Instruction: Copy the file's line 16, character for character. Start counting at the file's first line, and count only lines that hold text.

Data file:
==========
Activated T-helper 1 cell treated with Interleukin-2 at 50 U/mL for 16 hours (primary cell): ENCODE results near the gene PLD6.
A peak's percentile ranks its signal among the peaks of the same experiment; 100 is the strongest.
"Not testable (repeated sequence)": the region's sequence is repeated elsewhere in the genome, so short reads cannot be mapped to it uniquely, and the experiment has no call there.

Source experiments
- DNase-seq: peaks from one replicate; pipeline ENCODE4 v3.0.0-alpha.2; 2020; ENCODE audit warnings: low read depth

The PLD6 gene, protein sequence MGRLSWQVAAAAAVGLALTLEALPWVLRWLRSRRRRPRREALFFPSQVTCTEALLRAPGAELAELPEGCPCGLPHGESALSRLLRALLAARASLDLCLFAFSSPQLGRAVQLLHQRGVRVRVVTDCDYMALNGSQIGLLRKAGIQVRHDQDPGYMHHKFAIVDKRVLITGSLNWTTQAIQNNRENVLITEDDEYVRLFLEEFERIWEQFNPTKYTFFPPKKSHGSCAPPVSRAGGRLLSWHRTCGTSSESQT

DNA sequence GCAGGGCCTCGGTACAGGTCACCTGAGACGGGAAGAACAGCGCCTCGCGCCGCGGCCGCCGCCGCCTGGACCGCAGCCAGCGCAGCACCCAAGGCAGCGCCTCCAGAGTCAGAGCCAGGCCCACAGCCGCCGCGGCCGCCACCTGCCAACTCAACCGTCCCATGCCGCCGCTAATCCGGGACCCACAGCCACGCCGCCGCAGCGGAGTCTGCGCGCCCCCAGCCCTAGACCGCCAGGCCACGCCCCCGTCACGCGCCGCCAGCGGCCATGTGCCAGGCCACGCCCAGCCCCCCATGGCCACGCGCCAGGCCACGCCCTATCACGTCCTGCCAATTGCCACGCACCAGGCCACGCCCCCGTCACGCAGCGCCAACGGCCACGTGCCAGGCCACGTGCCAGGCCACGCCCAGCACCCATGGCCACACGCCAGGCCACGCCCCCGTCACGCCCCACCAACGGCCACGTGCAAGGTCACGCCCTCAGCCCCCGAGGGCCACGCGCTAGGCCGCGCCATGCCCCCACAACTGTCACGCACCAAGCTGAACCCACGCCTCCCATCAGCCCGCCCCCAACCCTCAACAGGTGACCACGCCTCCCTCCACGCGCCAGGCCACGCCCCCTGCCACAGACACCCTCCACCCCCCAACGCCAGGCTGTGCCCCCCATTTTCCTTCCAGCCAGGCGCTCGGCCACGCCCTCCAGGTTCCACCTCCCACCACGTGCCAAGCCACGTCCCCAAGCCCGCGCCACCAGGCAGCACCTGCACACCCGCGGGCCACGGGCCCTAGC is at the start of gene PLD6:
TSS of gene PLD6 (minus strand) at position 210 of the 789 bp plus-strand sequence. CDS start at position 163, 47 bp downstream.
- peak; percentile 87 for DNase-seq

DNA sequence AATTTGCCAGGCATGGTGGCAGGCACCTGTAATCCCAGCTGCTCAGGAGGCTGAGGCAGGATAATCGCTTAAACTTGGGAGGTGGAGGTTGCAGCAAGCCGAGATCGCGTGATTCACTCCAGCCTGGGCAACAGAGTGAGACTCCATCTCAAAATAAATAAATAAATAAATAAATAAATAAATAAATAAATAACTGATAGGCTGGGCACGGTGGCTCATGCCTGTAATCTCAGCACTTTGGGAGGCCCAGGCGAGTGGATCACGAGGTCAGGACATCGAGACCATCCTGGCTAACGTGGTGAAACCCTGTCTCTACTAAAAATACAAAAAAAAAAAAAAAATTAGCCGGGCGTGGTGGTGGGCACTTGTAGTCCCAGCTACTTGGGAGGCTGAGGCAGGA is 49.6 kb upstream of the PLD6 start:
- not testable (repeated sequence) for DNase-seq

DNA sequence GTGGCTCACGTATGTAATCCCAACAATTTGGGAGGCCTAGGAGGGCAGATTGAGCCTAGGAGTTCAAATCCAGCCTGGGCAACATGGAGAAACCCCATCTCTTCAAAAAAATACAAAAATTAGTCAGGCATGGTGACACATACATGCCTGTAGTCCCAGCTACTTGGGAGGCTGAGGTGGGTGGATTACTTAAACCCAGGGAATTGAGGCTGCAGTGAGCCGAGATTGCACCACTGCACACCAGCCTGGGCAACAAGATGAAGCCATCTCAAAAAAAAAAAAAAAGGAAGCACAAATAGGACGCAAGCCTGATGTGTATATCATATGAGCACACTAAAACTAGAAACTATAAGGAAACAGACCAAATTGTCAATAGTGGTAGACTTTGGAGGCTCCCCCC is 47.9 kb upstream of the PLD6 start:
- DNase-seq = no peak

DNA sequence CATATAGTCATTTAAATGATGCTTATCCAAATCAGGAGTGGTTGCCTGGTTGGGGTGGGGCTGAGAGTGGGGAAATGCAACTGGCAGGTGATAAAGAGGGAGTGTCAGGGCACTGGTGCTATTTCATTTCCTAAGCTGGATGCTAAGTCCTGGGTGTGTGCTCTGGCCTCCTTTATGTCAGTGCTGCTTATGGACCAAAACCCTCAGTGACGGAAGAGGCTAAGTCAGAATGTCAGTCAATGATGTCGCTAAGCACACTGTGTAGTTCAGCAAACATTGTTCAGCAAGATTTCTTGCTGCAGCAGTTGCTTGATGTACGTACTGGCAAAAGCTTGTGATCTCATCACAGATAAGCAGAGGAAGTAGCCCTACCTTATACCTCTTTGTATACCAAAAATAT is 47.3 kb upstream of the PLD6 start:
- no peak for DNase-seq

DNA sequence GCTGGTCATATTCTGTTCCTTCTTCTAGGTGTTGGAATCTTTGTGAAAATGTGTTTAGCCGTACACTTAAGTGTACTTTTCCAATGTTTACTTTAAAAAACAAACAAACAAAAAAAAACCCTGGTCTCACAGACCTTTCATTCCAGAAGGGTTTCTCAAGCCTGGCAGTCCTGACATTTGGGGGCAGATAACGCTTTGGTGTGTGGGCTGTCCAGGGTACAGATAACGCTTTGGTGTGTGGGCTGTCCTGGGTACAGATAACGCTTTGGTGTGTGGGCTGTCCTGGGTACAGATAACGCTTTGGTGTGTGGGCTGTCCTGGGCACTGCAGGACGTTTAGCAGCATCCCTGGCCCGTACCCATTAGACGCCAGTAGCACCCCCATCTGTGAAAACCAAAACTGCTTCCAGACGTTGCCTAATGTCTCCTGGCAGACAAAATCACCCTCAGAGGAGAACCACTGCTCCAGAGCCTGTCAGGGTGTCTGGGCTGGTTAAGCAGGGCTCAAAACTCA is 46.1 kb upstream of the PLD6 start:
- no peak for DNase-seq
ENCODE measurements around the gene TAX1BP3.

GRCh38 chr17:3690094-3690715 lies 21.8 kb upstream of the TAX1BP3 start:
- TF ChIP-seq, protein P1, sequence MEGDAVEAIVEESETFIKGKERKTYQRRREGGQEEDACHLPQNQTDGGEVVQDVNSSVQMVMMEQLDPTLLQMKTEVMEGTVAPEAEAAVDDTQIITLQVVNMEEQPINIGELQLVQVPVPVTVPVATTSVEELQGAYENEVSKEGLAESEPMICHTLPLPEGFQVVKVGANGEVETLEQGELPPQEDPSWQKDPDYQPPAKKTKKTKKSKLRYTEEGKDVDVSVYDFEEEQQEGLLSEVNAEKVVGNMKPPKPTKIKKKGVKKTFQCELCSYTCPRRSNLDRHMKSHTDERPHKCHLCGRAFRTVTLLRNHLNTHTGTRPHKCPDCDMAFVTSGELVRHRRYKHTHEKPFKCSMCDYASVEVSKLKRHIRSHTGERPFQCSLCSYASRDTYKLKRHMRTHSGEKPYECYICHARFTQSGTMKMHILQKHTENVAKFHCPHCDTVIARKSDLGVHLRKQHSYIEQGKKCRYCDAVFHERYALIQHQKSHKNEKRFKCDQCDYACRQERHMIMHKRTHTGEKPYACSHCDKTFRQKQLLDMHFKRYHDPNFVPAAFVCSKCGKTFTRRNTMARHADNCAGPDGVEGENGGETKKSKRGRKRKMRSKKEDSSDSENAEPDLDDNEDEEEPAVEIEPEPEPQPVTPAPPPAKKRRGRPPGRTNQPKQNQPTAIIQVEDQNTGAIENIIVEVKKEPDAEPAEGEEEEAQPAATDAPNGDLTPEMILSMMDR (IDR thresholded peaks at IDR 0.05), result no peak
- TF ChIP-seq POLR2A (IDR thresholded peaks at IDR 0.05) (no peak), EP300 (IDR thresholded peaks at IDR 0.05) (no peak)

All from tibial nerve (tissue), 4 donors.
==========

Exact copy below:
DNA sequence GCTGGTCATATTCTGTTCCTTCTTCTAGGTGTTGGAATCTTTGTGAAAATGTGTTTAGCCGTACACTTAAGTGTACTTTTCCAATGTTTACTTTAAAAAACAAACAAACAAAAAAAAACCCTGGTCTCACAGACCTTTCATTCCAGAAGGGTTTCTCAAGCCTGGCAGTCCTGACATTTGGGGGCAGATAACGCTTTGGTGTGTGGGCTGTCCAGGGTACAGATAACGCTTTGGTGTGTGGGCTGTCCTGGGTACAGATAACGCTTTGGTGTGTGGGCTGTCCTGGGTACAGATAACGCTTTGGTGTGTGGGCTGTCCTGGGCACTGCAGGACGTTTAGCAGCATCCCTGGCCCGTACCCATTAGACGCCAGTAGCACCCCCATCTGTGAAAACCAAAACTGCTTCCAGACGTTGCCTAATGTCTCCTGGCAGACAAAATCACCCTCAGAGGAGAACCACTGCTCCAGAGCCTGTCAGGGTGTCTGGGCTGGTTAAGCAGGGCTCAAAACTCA is 46.1 kb upstream of the PLD6 start: